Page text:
StMU Research Scholars

ACL Prevention in Female Athletes

There I was, rushing down the soccer field with the ball at my feet, adrenaline pumping through my veins, sweat rolling down my face. I reel my leg back to take a shot on goal just to hear a snap and to find myself lying on the field. Grabbing my knee, seeing my teammates surrounding me, it was at that moment I knew it had happened again. In a blink of an eye I saw nine months of surgery, recovery, and intense rehabilitation flash before me. I have torn my ACL for the third time within a four year span. With that being said, I am aiming to gather information regarding everything that goes into ACL prevention, including what steps are critical for that prevention, and how the prevention process can be strengthened in female athletes. “ACL tears range from two to four times greater in female basketball and soccer athletes than in males playing the same sports.”1 Female athletes are at greater risk to tear their ACL than males have ever been, and this article will embark on the precautions and preventative work that is seen to help the numbers of ACL tears in female athletes diminish.

Image of a T-Drill | Courtesy of Adobe Stock Images

Females have a higher tendency to tear their ACL, usually from accelerating, jumping, cutting, decelerating, landing, and doing short sprints, all of which are needed to perform at a higher levels in many sports. To stop the number of injuries, exercises have been created to strengthen all the athletic movements used when tearing the ACL ligament, in a prevention effort. Healing from my third tear, I have been doing a drill called the “T-drill,” which is a short cone drill that hones in on quick changing of directions and speeds, which is one of the number one causes of ACL tears in female athletes. The T-Drill is a well-known cone agility drill that is structured to strengthen the muscles needed to create those quick turns that female athletes are seen to do so often. This drill is the most widely used exercise for prevention of ACL tears when making these game-like movements. 


(Eccentric Single-leg balance|Adobe Stock)

Other aspects of prevention-work for females are eccentric and plyometric exercises. “It is apparent that, despite all of the training methods inducing improvement outcomes to various extents, combined (eccentric/plyometric) training was the most effective protocol to stimulate positive changes…On this basis, combined protocol represents the most efficacious training program as it exerts positive effects on both stability and functional performance in the period of elite female athletes.”2 Eccentric exercises are slow and long movements focusing on one muscle group. The most common exercise is single leg balance. Being a soccer player, I would do a lot of single leg balances on an uneven surface to promote balance as well as muscle strengthening. Furthering into my preventative work, I would do a single leg balance and add a volley with a soccer ball to mimic game-like scenarios. Ultimately, I want to have my muscle groups and balance as acquainted as possible.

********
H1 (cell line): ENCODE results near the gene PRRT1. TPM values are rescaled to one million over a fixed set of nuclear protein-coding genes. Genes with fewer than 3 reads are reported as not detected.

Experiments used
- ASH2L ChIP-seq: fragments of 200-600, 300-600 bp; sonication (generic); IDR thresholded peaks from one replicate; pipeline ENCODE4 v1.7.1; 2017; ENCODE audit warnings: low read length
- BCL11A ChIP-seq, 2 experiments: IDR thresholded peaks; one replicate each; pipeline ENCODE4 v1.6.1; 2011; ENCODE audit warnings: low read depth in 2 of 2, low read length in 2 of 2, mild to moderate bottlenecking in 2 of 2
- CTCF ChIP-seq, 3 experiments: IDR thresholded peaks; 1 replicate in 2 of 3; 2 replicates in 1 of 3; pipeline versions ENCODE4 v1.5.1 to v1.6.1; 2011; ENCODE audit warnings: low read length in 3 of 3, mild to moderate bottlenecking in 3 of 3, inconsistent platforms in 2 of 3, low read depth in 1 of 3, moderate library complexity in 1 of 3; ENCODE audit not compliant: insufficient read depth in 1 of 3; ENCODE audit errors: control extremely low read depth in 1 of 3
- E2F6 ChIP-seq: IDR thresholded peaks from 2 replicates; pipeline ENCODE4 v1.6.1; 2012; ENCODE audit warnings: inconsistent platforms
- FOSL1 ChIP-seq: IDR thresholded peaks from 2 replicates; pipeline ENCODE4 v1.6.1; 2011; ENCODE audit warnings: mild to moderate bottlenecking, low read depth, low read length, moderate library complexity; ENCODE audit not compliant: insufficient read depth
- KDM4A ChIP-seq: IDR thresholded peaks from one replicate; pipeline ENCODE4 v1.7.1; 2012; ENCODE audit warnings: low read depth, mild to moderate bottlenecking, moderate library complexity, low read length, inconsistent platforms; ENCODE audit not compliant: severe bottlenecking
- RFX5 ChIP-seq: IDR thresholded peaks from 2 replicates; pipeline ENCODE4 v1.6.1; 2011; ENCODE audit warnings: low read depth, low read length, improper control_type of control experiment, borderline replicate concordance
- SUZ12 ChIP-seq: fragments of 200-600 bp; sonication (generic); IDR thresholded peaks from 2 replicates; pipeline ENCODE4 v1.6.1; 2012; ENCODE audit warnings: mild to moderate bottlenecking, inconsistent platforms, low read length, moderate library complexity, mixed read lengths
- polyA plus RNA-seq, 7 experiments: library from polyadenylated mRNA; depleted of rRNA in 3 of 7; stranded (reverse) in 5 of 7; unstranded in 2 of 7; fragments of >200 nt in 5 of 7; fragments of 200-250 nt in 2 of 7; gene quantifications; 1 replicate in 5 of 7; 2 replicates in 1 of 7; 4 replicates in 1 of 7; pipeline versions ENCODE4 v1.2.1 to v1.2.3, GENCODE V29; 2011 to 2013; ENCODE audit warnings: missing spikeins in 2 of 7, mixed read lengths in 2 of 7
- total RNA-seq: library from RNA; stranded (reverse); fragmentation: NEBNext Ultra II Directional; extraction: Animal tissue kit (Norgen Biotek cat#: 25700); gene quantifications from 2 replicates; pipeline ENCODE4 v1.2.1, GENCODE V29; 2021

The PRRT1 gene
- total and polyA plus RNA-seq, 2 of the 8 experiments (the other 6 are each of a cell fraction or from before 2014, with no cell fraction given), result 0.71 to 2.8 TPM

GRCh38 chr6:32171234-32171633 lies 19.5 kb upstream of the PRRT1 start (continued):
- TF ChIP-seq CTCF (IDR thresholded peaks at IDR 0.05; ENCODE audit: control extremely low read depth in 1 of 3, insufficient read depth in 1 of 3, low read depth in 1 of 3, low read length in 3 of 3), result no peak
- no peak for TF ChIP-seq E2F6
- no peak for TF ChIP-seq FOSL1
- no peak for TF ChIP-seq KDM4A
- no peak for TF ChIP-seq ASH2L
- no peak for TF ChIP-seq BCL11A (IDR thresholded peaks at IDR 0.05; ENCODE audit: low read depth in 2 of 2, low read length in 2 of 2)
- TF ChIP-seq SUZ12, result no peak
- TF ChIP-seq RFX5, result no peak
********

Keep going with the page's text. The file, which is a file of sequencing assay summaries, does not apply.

(Plyometric Exercise|Pixabay)

Plyometric exercises, which are very beneficial to the prevention of ACL tears for females, are classified as quick bursts of jumping, usually seen in performing squat jumps, box jumps, and a number of landing drills. These are very important because the focus is on strengthening the fast twitch muscles, but mainly the shift of females’ knees when landing. My doctor always told me not to land from a jump and let my knees shift to the center of my body. This can cause extreme knee weakness as well as a high probability of injury. This is why plyometric exercises are very efficient when working to prevent ACL injuries, because it  hones in on knee stability and strength. 

There is so much that goes into prevention, especially for female athletes. As I am pursuing a job in medical sales, I’ve been persuaded that certain appliances can help this process tremendously. For example, the use of the Alter-G treadmill is an appliance that is targeted to take off pressure on the body when running, and is proven extremely effective. One starts by being zipped into a large inflatable bag attached to the treadmill. Once zipped in, air is inflated into the bag, which results in a run with no weight from your hips down. This exercise tool is astounding, being able to run without the constant impact and weight on athletes knees is very beneficial to protecting and preventing ACL injuries. Imagine what this device can also do for aging knees as well! Using the advanced technology that is at our disposal now, there are still ways to exercise and rehabilitate to work towards bringing ACL injuries down in female athletics. 

ACL injuries in female athletes can have harmful effects to ones overall well-being throughout life, and can impair the basic fundamentals needed. Unfortunately, these types of injuries can be difficult to repair and have long-term lingering effects later in life, such as the encouragement of arthritis. Using some simple exercises can assure athletes, and anyone with an ACL tear, effective long-term rehab of the knee. More importantly, these simple repetitive drills can be used consistently to strength the knees of healthy athletes; but not all coaches and trainers understand and encourage this. Athletes like myself learn the hard way after repeated tears and physical therapy. ACL prevention programs continue to make improvements each year. Continued awareness of the risk factors for female athletes, along with the new innovations in technology and exercises, gives hope of one day narrowing down the numbers of ACL tears, especially in women.